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Hepatitis A on the Rise in Florida

Hepatitis A- a contagious viral infection of the liver, increase in Florida, how you protect yourself?


Hepatitis A on the Rise in Florida
Hepatitis A on the Rise in Florida

Hepatitis A is a contagious viral infection of the liver and this can lead to serious liver problems. That often spread by contact with people to people, who have the virus or through the using up of infected food or water, The Hepatitis A is on the rise in Florida, with more than 700 cases reported in this year 2019.

That number of case is already exceeding, within the total 549 cases reported in the Sunshine State in 2018, which saw nearly increasing of the cases reported in 2017. Because the number of reported cases between 2016 and 2017 is about 122 to 276,

Florida health officials have not determined the cause of the outbreak, which was concentrated in Central Florida, but began making their way from Martin and Palm Beach counties to Broward County last week. But the uptick in Florida reflects a national trend that the national Centers for Disease Control and Prevention identified in 15 states in 2016, primarily among people who used drugs or were homeless.

Since then, the CDC reported, there have been more to more than 15,000 cases, 8,500 hospitalizations, and 140 deaths across the country joined to hepatitis A, which is restrainable by vaccination. In fact, since the hepatitis A vaccine was introduced in 1996, the number of new cases has dropped dramatically—by 95 percent.

How is hepatitis A spread and what are the symptoms?


Hepatitis A symptoms and transmission
Hepatitis A symptoms and transmission

The virus spreads through the feces (poop) of people who have the virus. If a person with the virus doesn’t wash his or her hands after going to the bathroom, feces can transfer to objects, food, drinks or drugs. When these things are shared, other people can unknowingly swallow the virus. If a person who has the virus comes in close contact with others—like during sex—the virus can also spread.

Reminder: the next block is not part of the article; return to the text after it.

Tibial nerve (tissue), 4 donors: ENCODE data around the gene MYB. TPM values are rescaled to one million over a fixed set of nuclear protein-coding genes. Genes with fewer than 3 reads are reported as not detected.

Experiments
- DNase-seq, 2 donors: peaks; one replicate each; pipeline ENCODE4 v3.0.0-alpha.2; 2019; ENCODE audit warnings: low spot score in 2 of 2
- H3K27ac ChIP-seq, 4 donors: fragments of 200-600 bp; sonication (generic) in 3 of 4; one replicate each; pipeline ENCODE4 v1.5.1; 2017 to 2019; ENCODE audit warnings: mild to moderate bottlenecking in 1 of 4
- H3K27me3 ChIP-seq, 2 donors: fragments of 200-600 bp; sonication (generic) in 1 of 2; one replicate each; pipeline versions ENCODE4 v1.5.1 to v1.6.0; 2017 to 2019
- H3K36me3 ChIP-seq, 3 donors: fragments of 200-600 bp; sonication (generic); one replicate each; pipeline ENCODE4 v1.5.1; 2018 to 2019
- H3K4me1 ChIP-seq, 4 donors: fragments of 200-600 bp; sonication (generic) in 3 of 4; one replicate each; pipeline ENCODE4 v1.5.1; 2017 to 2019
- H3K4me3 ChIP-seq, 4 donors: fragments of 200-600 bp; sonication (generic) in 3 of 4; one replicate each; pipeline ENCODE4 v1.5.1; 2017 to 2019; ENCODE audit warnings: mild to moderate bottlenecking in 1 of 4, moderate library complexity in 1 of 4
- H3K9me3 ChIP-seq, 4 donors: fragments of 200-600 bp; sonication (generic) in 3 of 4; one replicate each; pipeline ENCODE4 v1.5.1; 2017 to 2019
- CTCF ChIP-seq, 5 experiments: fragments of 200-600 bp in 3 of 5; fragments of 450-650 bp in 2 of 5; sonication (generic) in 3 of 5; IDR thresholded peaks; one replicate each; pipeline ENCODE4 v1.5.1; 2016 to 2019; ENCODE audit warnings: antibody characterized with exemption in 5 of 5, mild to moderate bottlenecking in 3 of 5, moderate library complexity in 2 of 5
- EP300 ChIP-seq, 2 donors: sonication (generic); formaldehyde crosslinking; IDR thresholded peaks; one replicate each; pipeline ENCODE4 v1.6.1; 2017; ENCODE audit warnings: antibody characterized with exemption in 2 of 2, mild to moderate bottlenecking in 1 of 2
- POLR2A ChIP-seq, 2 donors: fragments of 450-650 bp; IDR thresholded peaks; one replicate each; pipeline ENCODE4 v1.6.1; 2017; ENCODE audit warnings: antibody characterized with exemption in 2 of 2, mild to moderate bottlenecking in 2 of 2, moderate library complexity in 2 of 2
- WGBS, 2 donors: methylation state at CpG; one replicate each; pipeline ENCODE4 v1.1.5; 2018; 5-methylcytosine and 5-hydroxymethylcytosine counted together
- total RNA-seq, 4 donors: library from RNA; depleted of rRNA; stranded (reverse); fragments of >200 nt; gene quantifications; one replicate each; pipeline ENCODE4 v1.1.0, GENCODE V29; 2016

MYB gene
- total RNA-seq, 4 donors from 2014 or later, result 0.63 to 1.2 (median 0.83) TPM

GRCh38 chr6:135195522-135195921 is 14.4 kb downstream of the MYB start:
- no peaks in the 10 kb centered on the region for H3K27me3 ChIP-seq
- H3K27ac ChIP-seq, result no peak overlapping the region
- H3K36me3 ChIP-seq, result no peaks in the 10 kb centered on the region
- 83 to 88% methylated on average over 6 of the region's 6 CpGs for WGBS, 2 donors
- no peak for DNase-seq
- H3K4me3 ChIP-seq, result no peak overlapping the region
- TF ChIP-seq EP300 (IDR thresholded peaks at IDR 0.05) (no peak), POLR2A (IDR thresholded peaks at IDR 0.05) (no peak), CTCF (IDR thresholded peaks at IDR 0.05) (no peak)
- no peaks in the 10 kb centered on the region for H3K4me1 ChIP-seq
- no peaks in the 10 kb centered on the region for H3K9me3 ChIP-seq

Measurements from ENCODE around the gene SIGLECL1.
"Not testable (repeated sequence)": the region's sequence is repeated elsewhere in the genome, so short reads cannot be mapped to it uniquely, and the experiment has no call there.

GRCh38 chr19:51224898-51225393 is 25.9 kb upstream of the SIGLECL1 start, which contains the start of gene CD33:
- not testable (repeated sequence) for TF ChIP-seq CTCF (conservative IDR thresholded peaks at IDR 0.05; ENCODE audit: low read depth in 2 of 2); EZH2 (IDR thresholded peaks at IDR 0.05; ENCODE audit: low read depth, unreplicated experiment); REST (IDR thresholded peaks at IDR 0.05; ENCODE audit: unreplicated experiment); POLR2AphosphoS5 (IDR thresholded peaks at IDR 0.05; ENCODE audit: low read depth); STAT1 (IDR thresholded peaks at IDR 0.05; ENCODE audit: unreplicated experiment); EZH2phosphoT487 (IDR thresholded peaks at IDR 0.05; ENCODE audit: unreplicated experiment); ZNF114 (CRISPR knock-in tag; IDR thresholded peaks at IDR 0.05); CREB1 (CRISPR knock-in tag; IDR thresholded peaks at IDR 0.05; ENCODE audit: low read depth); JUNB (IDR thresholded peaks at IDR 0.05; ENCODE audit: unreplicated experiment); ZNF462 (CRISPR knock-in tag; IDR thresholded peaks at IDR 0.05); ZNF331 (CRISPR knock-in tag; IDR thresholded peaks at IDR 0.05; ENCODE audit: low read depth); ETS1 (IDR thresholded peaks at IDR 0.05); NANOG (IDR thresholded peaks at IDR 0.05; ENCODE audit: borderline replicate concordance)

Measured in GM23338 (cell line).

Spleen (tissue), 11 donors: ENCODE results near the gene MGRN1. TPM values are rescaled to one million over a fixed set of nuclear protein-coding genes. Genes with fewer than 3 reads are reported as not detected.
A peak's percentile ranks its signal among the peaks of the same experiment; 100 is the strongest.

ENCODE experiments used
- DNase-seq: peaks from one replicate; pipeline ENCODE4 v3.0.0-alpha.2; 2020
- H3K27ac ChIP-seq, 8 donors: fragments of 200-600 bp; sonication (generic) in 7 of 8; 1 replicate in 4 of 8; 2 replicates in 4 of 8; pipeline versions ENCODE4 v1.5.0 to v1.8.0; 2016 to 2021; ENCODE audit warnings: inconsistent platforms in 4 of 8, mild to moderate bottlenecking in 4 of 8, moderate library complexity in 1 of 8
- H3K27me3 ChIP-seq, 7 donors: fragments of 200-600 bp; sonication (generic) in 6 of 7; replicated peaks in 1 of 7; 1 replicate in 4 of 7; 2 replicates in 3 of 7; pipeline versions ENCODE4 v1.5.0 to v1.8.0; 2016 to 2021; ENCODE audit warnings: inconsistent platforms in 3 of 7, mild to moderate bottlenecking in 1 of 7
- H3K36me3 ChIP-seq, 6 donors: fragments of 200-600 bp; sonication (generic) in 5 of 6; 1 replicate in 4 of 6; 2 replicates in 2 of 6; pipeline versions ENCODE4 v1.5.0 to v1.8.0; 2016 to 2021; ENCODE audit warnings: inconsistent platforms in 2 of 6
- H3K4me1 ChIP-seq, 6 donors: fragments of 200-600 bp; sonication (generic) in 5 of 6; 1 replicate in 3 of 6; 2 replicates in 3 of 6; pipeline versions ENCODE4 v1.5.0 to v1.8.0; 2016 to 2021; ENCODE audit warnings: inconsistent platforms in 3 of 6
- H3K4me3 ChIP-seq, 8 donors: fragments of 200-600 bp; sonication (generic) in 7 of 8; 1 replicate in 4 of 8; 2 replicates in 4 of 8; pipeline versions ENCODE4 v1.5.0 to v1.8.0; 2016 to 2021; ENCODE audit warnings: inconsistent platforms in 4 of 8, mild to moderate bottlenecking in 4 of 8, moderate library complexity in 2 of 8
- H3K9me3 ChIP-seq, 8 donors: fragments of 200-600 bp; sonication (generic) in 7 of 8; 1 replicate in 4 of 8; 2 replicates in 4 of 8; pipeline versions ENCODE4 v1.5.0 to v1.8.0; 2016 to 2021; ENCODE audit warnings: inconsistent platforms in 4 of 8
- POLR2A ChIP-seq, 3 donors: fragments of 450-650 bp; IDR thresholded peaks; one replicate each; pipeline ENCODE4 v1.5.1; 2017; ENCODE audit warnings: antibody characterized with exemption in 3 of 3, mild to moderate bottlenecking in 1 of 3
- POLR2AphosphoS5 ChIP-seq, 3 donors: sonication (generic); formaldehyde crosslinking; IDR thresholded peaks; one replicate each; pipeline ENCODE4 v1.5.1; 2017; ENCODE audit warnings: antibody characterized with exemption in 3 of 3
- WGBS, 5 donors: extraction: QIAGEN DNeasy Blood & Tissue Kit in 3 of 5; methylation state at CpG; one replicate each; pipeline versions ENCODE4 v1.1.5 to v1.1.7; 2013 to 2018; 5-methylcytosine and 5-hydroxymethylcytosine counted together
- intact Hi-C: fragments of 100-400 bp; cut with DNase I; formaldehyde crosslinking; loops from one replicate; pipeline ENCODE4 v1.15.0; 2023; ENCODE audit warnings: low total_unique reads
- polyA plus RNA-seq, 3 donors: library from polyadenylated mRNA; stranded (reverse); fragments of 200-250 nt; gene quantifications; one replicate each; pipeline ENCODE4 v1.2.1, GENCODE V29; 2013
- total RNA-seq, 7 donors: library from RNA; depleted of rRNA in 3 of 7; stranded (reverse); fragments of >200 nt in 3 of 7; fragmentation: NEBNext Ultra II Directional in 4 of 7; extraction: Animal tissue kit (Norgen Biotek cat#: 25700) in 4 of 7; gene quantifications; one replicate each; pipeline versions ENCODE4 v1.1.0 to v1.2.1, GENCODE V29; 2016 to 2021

A person can have hepatitis A for up two weeks without feeling sick but during that time can spread the virus to others. Symptoms usually start two to six weeks after infection and last less than two months. Symptoms are like fever, Fatigue, Loss of appetite, Nausea, Vomiting, Abdominal pain, Dark urine, Diarrhea, Clay-colored bowel movements, Joint pain and Jaundice ( means-yellow skin or eyes). Children under the age of 6 usually do not have symptoms.

Florida health officials report that three people in Florida have died from hepatitis A in this year 2019. Is this common?  Are most people don’t recover from it? 

Most people do recover from hepatitis A. Those who develop complications from hepatitis A often have other health conditions.

How people can protect yourself?


The vaccine and washing hand can stop the spread of hepatitis A.
Vaccine and washing hand

The vaccine and washing hand can stop the spread of hepatitis A.

Wash your hands after you use the bathroom—alcohol-based hand sanitizers do not kill hepatitis A germs. Use soap and warm, running water and wash for at least 20 seconds.

Wash before your hand prepare food or work with food that isn’t already packaged.

Wash after your hand by using the bathroom; touch people or public surfaces; change a diaper; cough, sneeze or use a tissue; use tobacco; eat or drink.

Who should get the vaccine to protect yourself?


  • Those with chronic liver conditions.
  • Those whose immune systems are compromised or are traveling to developing countries.
  • Men who have to do sex.
  • Those using street drugs should get the hepatitis A vaccine.

Vaccination for both hepatitis A and B is recommended for children.  


See the difference between hepatitis A, B, and C


Difference between hepatitis A, B and C
Difference between hepatitis A, B, and C

While Hepatitis A, B, and C are all viral infections of the liver, hepatitis A causes a serious infection that usually resolves on its own within two months. Hepatitis B and C, on the other hand, commonly result in chronic infection of the liver and increase a person’s risk of developing cancer of the liver. Hepatitis B and Hepatitis C are spread through blood and body fluids. There is also a vaccine to prevent hepatitis B and there is now an effective treatment for hepatitis C.

If you feel any symptoms you should talk to your health care provider or call your county health department (CHD) about the vaccine. Your CHD may have free or low-cost vaccine available.


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